PHOENIX For sale: a four-bedroom, four-bathroom piece of history made of galvanized steel and concrete, rising above a landscape of cactus and citrus trees in one of this citys most sought-after neighborhoods.
It is priced at $2.379 million. It needs a little TLC. Oh, and it was built by Frank Lloyd Wright, architectural icon.
Its owners, John Hoffman and Steve Sells, high school contemporaries from Meridian are hoping to sell the house before Nov. 7, when the City Council is set to vote on giving it landmark status, a process they oppose.
Although they agree the house ought to be saved The property is gorgeous, Sells said from its master bedroom one morning they must first safeguard their investment, as well as their livelihood.
If it becomes a landmark, Sells went on, were out of business.
The house, built in 1952, bears Wrights signature on a red tile by its front door equal parts seal of approval and certificate of authenticity. The wood on cabinets, doors, desks, shelves and sofas, all designed by Wright, sparkled, having been brought to life by coats of lemon oil Sells diligently applied early this week, as a fresh real-estate listing went live.
Piano hinges, which line cabinets and doors from top to bottom, still hold strong. The floor, in colored concrete, has cracks that show its age but also lends it a degree of rugged charm.
When Hoffman and Sells bought the house for $1.8 million in June, paying $1 million less than its previous owners paid to Wrights granddaughters, we thought we had hit a home run, Sells said.
The city gave them permission to split the lot, and their plan was to build two luxury homes and make a killing.
The dirt alone, in the heart of the Arcadia neighborhood and in the shadows of Phoenixs picturesque Camelback Mountain, would be worth $1.2 (million) to $1.4 million, Sells said.
They felt that the permission to divide the lot implied permission to demolish the house that Wright had built for his son and daughter-in-law, David and Gladys and indeed, they briefly had a demolition permit.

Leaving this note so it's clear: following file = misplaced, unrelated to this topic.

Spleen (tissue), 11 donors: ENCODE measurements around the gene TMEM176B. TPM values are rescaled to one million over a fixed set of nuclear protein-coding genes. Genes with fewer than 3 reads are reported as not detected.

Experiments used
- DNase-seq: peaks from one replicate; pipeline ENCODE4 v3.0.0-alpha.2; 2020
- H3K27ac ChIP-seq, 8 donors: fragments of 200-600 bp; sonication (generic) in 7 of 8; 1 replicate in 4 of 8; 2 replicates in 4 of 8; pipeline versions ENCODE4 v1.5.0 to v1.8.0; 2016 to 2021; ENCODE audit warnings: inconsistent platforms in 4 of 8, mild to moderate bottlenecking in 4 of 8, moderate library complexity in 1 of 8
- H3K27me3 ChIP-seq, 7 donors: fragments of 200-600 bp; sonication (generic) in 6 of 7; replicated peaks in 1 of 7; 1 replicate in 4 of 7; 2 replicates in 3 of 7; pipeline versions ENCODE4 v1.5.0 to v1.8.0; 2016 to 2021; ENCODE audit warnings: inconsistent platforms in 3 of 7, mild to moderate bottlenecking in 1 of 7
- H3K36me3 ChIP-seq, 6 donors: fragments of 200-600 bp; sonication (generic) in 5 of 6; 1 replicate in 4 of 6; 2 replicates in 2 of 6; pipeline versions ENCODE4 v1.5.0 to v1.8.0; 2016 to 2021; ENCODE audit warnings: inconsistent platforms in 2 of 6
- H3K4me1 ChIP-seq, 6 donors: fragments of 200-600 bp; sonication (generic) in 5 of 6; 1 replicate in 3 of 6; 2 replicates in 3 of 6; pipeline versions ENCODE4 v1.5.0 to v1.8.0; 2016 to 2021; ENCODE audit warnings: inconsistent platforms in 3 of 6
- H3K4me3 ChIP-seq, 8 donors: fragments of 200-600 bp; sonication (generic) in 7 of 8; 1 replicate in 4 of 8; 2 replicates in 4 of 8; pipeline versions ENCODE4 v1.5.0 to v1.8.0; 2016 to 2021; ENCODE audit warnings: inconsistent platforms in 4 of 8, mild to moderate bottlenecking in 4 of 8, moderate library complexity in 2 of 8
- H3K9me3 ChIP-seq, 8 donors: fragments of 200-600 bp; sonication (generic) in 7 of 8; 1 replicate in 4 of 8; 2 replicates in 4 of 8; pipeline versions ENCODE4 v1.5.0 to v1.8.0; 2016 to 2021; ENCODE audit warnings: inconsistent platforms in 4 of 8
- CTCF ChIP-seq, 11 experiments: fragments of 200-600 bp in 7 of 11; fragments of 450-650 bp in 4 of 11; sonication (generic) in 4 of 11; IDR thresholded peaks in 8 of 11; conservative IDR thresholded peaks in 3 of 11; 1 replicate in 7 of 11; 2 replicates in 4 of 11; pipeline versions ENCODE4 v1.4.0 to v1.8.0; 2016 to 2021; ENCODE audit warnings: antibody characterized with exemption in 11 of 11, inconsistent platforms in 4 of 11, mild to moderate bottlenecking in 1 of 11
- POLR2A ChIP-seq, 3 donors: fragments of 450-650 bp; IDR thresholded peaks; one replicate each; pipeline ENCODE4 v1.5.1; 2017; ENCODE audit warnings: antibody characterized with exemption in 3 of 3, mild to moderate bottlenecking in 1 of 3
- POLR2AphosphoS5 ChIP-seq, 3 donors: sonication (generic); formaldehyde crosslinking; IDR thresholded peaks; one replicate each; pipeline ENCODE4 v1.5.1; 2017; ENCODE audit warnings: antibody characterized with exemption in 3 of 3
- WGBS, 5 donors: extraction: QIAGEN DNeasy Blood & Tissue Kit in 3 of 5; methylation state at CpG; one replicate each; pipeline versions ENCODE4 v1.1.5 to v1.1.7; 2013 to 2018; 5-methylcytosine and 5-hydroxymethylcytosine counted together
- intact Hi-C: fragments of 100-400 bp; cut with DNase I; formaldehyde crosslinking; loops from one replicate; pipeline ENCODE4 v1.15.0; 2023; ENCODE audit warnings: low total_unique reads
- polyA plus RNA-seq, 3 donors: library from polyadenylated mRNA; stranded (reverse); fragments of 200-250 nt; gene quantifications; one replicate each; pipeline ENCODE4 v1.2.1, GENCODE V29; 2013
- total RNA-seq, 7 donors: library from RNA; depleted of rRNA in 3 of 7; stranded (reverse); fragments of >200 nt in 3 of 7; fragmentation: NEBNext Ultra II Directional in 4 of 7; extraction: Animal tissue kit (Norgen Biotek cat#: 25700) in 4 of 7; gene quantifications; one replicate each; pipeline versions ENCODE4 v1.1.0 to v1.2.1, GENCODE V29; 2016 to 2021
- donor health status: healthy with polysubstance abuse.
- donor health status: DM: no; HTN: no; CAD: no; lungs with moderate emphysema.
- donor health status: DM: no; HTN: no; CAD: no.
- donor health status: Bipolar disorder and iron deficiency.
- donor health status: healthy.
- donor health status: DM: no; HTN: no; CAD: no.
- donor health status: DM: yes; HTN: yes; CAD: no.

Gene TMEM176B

It was, Sells went on, a deal that seemed almost too good to be true.
And, in many ways, it was.
Just as Sells and Hoffman prepared to close on the deal, preservationists involved in protecting Wrights legacy reached out to the city, asking that the house be considered for landmark status. Sells, 50, a technology entrepreneur, said he had no idea of its significance or of the difference between Frank Lloyd Wright and the Wright Brothers.
I grew up in Idaho, rodeoing, he said. We had no money.
Hoffman and Sells, principals of a company called 8081 Meridian, named after the high school they both attended, as well as their graduation years 1980 for Sells and 1981 for Hoffman got their demolition permit in August.
By the end of September, though, under pressure from preservationists and perhaps realizing the owners were serious about razing the property, the city invalidated the permit.
Sells is not your stereotypical developer. He fancies off-road racing, wears a hoop earring on his left ear and has tattoos on his arms and neck, among them the name of his mother, who died when he was young, and the words Triple Trouble.
Mayor Greg Stanton of Phoenix has been working closely to help Sells find a buyer; they speak by phone often. The city wants the house saved. If a buyer is not found by the time the council gathers next month to consider giving the house landmark status, Sells plans to be at the hearing, making his case.
Does the house deserve landmark status? Yes. This place needs to be preserved, he said. But when three Wright granddaughters sell it for $2.8 million, for me to carry the cross for Frank Lloyd Wright, thats not fair.
In Arizona, where ownership rights are strong, granting a property landmark status shields it from development or destruction for only three years anyway. So, if the council approves the request, something else might happen, Sells said.
Ill move in, invite everybody to come in and take their pictures, and Im going to wait three years, he said, interlacing his fingers behind his neck as he slouched on the orange cushions of the master bedrooms seating area.
Then, he went on, Im going to knock it down to recoup my losses.